Summary of Third Presidential Debate:
The moderator was Bob Schieffer, CBS News' Chief Washington Correspondent and moderator of Face the Nation. He noted that the debate was on the 50th anniversary of President John F. Kennedy announcement that the Russians had nuclear missiles in Cuba. This signified the importance of foreign policy to the future of the U.S. Mr. Schieffer's questions covered six major foreign policy topics:
Does the Attack in Libya Mean the U.S. Middle East Policy Is Unraveling?:
Obama: We've kept the U.S. safe for the last four years. We supported the liberation of Libya, but at the same cost as just two weeks in Iraq. Most Libyans still consider the U.S. a friend. A few weeks ago, Romney said that Russia was the greatest threat to the U.S. and that we should return troops to Iraq. (He otherwise painted Romney as being inconsistent in his comments and policies regarding the Middle East.) I will make sure we protect Israel, protect religious minorities and women, develop their economic capabilities. But also make sure we are doing more nation-building here than in Middle East.
Romney: Disagrees with Obama's representations of his foreign policy statements. I said that Russia is a geopolitical foe, and I would provide more backbone instead of flexibility.
Should We Find a Better Way to Influence Events in Syria?:
Romney: Syria is Iran's route to the sea and its only ally. Removing Assad is paramount. We don't want to get into a military conflict, so we want to organize the opposition and make sure they have the arms they need.
Schieffer: Governor, Do You Think We Should Get More Involved in Syria?Romney: I don't think it's necessary to put our military into Syria. We need to help organize the insurgents and give them more arms.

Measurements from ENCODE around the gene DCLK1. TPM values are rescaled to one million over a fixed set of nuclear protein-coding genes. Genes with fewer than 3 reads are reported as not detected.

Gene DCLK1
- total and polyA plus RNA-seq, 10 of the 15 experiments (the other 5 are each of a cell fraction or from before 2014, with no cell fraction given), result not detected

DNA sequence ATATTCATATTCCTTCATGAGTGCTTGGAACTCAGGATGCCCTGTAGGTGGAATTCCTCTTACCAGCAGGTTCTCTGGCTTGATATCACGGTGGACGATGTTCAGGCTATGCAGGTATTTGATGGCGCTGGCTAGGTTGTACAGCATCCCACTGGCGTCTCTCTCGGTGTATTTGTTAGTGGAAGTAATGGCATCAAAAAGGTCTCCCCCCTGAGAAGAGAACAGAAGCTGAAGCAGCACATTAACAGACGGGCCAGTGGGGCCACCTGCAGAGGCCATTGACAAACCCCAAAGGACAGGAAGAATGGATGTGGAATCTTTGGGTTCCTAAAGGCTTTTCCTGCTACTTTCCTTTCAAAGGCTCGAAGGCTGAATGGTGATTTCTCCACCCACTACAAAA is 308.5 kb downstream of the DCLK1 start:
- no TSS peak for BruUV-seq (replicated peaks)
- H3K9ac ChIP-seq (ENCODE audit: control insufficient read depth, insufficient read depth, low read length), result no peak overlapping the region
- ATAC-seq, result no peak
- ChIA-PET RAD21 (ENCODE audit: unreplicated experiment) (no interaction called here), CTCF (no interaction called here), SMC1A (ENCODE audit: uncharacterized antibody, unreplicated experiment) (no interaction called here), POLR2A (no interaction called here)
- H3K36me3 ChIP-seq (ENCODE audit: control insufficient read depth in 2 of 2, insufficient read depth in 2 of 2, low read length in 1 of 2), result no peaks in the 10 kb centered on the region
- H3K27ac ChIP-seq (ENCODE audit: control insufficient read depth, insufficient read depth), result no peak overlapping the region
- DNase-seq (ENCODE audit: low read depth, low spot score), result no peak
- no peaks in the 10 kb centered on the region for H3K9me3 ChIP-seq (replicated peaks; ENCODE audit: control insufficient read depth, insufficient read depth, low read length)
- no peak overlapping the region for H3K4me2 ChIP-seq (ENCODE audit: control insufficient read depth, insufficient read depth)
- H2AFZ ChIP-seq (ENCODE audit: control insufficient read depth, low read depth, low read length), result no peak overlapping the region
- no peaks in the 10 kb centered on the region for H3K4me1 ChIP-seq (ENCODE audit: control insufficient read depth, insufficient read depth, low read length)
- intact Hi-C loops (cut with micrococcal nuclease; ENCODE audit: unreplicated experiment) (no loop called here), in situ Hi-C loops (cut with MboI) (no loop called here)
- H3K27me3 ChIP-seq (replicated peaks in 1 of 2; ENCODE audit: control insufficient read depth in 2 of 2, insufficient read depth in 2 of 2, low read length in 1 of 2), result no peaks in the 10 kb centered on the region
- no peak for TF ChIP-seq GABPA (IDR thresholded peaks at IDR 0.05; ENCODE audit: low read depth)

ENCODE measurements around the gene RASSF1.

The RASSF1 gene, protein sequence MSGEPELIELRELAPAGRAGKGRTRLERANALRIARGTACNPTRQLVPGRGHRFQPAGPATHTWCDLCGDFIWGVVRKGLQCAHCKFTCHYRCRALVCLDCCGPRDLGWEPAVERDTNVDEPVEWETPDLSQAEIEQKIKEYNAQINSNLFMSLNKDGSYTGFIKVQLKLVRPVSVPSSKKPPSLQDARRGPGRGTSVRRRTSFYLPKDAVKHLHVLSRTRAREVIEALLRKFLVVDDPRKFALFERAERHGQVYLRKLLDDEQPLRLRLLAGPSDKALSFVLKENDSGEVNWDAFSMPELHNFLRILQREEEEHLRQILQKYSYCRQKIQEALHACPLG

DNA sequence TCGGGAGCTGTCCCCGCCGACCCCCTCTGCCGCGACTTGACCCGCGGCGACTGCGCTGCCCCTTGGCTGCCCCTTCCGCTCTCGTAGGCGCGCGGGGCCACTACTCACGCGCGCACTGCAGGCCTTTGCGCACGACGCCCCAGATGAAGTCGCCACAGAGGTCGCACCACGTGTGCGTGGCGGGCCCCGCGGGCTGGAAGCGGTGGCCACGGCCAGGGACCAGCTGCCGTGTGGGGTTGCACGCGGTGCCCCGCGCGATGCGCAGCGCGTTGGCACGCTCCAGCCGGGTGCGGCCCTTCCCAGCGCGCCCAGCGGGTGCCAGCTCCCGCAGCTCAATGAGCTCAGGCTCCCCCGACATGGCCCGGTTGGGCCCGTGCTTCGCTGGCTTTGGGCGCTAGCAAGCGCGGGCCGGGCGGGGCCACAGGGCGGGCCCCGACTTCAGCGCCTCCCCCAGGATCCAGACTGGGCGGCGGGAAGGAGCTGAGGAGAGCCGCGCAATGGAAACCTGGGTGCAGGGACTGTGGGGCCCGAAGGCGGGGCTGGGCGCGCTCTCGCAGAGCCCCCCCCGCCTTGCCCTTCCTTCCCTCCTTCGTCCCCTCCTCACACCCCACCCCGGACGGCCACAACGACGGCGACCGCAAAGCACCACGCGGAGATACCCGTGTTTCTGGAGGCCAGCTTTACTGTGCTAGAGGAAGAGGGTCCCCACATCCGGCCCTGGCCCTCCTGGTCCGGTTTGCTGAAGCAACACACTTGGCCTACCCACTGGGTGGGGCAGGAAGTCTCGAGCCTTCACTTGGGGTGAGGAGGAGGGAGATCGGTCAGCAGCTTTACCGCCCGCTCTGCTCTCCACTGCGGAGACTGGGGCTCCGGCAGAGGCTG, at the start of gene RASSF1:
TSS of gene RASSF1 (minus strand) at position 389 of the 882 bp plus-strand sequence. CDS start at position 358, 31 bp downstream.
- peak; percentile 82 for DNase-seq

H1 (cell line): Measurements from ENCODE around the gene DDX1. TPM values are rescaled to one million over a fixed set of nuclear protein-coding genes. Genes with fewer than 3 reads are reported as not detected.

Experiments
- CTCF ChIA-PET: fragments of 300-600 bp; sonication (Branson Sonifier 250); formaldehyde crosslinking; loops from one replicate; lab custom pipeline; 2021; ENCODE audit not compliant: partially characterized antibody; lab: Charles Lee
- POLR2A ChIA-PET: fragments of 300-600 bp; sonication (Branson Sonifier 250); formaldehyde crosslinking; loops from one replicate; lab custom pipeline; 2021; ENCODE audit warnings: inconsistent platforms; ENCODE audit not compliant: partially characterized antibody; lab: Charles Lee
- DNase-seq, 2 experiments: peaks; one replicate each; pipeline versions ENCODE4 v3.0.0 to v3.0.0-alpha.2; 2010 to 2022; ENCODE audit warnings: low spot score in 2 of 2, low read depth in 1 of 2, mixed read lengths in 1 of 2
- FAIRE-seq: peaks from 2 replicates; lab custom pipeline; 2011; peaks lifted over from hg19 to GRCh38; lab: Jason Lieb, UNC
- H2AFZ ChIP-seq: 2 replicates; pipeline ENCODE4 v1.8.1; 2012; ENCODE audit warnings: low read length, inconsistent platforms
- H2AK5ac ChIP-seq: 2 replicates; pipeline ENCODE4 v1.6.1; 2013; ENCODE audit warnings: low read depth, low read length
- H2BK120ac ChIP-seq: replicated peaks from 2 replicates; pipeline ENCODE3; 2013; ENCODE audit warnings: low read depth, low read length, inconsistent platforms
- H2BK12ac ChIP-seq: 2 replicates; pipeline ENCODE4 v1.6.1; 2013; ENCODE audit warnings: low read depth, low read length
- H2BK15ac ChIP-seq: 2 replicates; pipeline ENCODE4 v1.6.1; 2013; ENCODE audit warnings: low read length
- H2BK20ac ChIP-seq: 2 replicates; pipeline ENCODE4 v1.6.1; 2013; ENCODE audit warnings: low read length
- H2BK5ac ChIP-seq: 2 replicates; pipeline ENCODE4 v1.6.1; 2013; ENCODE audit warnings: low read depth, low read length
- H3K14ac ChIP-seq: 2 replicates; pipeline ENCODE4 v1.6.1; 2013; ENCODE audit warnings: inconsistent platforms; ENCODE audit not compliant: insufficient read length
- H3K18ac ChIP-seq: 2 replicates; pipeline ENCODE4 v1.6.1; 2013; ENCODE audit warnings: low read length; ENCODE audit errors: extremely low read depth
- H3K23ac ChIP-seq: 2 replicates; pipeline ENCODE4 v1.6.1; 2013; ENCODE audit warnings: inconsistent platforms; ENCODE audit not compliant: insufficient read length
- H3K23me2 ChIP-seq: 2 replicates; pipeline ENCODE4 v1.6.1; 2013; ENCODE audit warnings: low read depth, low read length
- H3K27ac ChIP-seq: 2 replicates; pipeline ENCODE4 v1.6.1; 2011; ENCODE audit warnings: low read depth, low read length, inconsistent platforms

Obama: Romney doesn't have different ideas than what we are already doing.
Mr. President, Do Have Any Regrets in Insisting Egyptian President Mubarak Go?Obama: I have no regrets. We have to support democracy. However, we are putting pressure on Egypt to support women's rights, abide with their agreement with Israel, work with our attempts to fight terrorism. We have to give their young people hope for a better life. We have to also focus on doing the same here, however.
Romney: I wouldn't have stuck with Mubarak, either. However, we should have tried to make for a smoother transition. To have a peaceful world, we've got to lower the U.S. debt, increase our military strength, and stand strong with our allies and principals.
What Is America's Role in the World?:
Obama: America is stronger than four years ago, because we ended the war in Iraq, which allowed us to focus on other priorities. For example, our alliances are now stronger than ever. We are rebuilding our economy by retraining workers, strengthening auto industry, cutting our oil imports by building alternative energy. Romney's plan doesn't cut the deficit.